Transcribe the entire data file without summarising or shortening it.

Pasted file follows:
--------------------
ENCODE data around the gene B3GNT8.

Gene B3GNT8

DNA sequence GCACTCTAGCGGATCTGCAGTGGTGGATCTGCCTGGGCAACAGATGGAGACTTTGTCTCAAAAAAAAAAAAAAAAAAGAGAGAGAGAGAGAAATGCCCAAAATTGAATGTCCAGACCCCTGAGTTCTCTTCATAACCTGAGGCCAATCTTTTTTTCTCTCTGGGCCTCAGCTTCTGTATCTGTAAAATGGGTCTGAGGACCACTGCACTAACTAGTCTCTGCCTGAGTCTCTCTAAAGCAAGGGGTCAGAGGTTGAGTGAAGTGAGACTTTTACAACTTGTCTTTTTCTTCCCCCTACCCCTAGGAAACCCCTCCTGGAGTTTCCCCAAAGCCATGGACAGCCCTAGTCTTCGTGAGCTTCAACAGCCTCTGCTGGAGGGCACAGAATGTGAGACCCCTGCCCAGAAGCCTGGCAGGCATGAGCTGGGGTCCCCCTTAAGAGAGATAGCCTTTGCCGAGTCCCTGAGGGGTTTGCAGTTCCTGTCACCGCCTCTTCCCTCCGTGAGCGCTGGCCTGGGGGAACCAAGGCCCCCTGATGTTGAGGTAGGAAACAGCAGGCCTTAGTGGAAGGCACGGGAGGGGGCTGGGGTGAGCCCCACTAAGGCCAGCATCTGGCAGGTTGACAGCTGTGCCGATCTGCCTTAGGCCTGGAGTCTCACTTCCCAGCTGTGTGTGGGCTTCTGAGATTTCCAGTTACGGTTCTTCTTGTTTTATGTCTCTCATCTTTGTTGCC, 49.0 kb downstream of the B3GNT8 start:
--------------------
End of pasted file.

ENCODE data around the gene B3GNT8.

Gene B3GNT8

DNA sequence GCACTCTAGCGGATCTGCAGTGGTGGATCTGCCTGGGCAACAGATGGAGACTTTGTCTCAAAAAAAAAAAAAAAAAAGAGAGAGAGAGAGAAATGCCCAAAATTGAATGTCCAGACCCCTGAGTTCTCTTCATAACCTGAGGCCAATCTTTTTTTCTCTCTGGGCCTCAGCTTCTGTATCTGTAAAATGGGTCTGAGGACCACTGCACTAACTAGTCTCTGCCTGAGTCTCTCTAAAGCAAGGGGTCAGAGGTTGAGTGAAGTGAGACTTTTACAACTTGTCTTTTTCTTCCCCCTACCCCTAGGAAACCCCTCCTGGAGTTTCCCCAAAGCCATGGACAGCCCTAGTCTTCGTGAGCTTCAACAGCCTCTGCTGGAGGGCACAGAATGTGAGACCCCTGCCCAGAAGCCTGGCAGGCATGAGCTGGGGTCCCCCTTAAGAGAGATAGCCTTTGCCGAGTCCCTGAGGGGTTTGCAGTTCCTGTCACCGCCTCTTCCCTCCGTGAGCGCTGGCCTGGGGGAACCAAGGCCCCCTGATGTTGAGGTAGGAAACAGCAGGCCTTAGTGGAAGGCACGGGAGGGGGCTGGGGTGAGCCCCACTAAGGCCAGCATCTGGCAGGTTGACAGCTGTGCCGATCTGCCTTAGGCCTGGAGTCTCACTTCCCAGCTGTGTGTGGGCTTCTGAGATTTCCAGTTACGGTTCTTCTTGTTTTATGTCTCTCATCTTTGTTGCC, 49.0 kb downstream of the B3GNT8 start: